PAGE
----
One of the most beautiful thing about contributor blogs is the community found therein. But sometimes, especially if you’ve been managing the blog awhile, the community can begin to feel stymied and in need of being revived. Here are a few ways I’ve used to help foster (and revive!) the community on a contributor blog.
1. Make community the central goal.
It’s easy to think that once we’ve scheduled great quality posts, we’ve done our job. And if we were only publishing a magazine, maybe we would be done. But blogging has unlimited potential for building community in and around those posts, if only we can tap into it!
“The community surrounding your blog is what gives it life.”
-Christin Slade in Blog at Home Mom
In the comments.
I don’t expect any blogger to respond to every comment on every post, but it is nice — especially on a contributor blog — when the post author is interacting within the comment section on their post. Work with your contributors on the post scheduling date if necessary, to make sure they are around to promote their post and reply to the comments to it. Then use plugins like Comment Reply Notification, Subscribe to Comments Reloaded, Jetpack, or the Disqus comment system to keep the conversation going.
Asking questions on social media.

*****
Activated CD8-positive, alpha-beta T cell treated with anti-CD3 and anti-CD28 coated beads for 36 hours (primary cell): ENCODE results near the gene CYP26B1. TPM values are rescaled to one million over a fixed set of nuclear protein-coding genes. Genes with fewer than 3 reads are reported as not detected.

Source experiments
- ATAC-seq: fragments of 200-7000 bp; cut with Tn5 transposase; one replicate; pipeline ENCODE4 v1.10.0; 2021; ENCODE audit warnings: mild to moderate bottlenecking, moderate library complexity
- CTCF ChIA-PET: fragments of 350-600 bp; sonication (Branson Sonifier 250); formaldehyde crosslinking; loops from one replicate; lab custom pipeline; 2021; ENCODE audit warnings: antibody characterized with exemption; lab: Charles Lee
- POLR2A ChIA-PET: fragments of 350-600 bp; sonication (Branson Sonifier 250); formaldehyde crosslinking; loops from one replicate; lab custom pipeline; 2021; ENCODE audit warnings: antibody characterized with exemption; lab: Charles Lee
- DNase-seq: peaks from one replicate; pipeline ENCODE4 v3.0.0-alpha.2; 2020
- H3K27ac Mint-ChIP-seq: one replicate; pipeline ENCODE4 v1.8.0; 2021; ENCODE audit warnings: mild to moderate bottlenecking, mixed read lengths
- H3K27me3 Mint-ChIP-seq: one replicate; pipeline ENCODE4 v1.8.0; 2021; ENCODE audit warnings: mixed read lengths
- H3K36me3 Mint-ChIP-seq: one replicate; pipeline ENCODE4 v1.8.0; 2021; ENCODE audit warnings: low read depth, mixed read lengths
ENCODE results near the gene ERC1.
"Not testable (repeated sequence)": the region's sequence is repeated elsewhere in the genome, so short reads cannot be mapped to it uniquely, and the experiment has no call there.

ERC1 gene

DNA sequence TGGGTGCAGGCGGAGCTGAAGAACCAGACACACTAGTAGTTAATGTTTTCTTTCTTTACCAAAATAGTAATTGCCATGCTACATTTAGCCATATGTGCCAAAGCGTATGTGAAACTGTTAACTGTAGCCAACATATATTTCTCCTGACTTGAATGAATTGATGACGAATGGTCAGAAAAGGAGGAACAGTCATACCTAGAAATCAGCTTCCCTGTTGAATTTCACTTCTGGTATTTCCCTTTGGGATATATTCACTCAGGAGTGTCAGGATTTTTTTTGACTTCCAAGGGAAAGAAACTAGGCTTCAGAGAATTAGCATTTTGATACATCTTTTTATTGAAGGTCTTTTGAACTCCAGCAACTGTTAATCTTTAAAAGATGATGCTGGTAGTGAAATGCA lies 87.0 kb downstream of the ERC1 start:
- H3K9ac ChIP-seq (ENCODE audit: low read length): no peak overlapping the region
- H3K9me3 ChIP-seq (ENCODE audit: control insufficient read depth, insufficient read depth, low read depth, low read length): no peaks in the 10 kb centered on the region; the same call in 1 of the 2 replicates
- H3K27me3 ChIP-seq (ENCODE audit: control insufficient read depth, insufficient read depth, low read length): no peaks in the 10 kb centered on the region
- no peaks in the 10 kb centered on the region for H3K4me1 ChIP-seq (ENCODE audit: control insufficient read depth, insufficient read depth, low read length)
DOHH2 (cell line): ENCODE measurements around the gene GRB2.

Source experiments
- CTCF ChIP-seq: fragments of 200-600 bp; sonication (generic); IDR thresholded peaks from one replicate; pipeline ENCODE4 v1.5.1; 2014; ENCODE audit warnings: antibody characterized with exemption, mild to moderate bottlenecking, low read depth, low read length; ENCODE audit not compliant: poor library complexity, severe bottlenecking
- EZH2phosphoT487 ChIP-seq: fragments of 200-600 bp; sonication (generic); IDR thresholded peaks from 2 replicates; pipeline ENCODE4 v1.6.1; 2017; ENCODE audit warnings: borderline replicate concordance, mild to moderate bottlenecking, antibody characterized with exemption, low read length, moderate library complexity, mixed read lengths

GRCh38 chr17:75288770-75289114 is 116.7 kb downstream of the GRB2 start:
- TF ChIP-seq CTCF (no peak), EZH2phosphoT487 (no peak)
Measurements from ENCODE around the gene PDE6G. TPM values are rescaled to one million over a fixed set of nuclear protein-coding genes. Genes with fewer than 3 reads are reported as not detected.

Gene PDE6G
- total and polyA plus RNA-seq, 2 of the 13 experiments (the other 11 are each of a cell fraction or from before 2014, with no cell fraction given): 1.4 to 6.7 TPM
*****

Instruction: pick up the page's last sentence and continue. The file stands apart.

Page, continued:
Ann Voskamp’s Facebook page is a great example of people responding to simple questions on social media. Ann will give a simple “Joy Dare” for the day and the comments pour in as people count and celebrate their “1000 Gifts”.
Link-ups are a great way to generate community among your readers, but only if a large percentage of your readers are bloggers! The Better Mom Mondays and Women Living Well Wednesdays are great examples of community link-ups. SheLoves Magazine calls their link-ups “synchroblogs” — I love the descriptiveness of that term!
During Twitter parties.
The #FMFParty is a great example of a community developing around a blog and link-up through a Twitter party! Each Thursday night Lisa-Jo Baker hangs out with people on Twitter for the hour before the Five-Minute Friday post topic is announced.
Through Twitter and Instagram hashtags.
The #Allume hashtag is one of my favorite places to hang out on Twitter. I love the community that’s available within a six-letter hashtag named for my favorite conference! On Instagram, #Togetherin10 brings together the busy moms in search of quick fashion ideas who read the Together in 10 blog.
2. Bring the contributors’ community into yours.
From their blog.
I’ve begun asking my contributors to publish a post on their own blog on the same day their post goes live, using a different title (for best SEO) and only a brief quote from their post, directing readers to the contributor blog to find the rest. Not only does that bring fresh readers to our blog, but it brings their own regular readers into the comment section.
From their social media.
When Ruth Schwenk mentioned in her Allume session on “Building a Successful Contributor Blog” that she asks her authors to mention their posts on social media two to three times the day their post is published, I realized that was something I’d never asked my writers to do. Sure, they did often share their posts, but it was okay for me to actually ask them to make sure to do so! Only about half of my team is on Twitter, so I’ve just begun asking them to promote their posts on their own favorite forms of social media. And it’s fun to watch the momentum build as their friends share the posts in turn as well.